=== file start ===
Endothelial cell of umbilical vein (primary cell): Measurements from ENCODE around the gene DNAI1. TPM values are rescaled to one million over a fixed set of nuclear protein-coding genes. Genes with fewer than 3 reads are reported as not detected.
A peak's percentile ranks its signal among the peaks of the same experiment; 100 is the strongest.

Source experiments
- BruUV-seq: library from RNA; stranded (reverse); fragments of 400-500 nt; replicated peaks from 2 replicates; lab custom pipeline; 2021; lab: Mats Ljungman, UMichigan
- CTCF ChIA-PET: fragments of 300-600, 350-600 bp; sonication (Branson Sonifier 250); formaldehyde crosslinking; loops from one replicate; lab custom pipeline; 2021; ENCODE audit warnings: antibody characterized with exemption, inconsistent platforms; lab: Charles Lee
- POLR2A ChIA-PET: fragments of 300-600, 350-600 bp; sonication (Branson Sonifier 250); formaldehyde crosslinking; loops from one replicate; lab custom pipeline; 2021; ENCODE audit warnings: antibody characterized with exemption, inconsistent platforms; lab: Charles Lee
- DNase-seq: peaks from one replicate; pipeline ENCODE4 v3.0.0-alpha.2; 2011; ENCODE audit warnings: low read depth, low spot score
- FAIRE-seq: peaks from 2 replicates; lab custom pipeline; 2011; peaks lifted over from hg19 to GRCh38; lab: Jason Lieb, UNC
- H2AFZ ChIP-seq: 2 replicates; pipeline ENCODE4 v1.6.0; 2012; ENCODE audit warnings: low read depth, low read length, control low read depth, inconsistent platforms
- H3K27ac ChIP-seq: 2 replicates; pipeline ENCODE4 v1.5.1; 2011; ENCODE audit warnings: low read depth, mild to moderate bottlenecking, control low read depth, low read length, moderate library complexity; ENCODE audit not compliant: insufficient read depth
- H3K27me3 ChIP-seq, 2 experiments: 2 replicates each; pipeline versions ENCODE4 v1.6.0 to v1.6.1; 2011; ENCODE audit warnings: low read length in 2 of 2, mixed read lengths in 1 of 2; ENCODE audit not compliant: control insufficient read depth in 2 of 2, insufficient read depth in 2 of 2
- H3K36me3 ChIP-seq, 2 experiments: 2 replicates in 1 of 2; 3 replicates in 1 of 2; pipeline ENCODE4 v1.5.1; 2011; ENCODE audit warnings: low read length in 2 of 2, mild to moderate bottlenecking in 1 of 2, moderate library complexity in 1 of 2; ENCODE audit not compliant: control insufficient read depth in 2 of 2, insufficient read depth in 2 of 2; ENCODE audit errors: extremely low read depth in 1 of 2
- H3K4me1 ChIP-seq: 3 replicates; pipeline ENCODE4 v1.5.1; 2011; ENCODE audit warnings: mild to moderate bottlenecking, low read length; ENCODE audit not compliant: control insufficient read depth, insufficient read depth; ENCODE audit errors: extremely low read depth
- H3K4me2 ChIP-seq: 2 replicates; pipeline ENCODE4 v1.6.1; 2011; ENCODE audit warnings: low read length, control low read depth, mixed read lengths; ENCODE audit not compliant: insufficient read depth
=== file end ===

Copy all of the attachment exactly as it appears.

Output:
Endothelial cell of umbilical vein (primary cell): Measurements from ENCODE around the gene DNAI1. TPM values are rescaled to one million over a fixed set of nuclear protein-coding genes. Genes with fewer than 3 reads are reported as not detected.
A peak's percentile ranks its signal among the peaks of the same experiment; 100 is the strongest.

Source experiments
- BruUV-seq: library from RNA; stranded (reverse); fragments of 400-500 nt; replicated peaks from 2 replicates; lab custom pipeline; 2021; lab: Mats Ljungman, UMichigan
- CTCF ChIA-PET: fragments of 300-600, 350-600 bp; sonication (Branson Sonifier 250); formaldehyde crosslinking; loops from one replicate; lab custom pipeline; 2021; ENCODE audit warnings: antibody characterized with exemption, inconsistent platforms; lab: Charles Lee
- POLR2A ChIA-PET: fragments of 300-600, 350-600 bp; sonication (Branson Sonifier 250); formaldehyde crosslinking; loops from one replicate; lab custom pipeline; 2021; ENCODE audit warnings: antibody characterized with exemption, inconsistent platforms; lab: Charles Lee
- DNase-seq: peaks from one replicate; pipeline ENCODE4 v3.0.0-alpha.2; 2011; ENCODE audit warnings: low read depth, low spot score
- FAIRE-seq: peaks from 2 replicates; lab custom pipeline; 2011; peaks lifted over from hg19 to GRCh38; lab: Jason Lieb, UNC
- H2AFZ ChIP-seq: 2 replicates; pipeline ENCODE4 v1.6.0; 2012; ENCODE audit warnings: low read depth, low read length, control low read depth, inconsistent platforms
- H3K27ac ChIP-seq: 2 replicates; pipeline ENCODE4 v1.5.1; 2011; ENCODE audit warnings: low read depth, mild to moderate bottlenecking, control low read depth, low read length, moderate library complexity; ENCODE audit not compliant: insufficient read depth
- H3K27me3 ChIP-seq, 2 experiments: 2 replicates each; pipeline versions ENCODE4 v1.6.0 to v1.6.1; 2011; ENCODE audit warnings: low read length in 2 of 2, mixed read lengths in 1 of 2; ENCODE audit not compliant: control insufficient read depth in 2 of 2, insufficient read depth in 2 of 2
- H3K36me3 ChIP-seq, 2 experiments: 2 replicates in 1 of 2; 3 replicates in 1 of 2; pipeline ENCODE4 v1.5.1; 2011; ENCODE audit warnings: low read length in 2 of 2, mild to moderate bottlenecking in 1 of 2, moderate library complexity in 1 of 2; ENCODE audit not compliant: control insufficient read depth in 2 of 2, insufficient read depth in 2 of 2; ENCODE audit errors: extremely low read depth in 1 of 2
- H3K4me1 ChIP-seq: 3 replicates; pipeline ENCODE4 v1.5.1; 2011; ENCODE audit warnings: mild to moderate bottlenecking, low read length; ENCODE audit not compliant: control insufficient read depth, insufficient read depth; ENCODE audit errors: extremely low read depth
- H3K4me2 ChIP-seq: 2 replicates; pipeline ENCODE4 v1.6.1; 2011; ENCODE audit warnings: low read length, control low read depth, mixed read lengths; ENCODE audit not compliant: insufficient read depth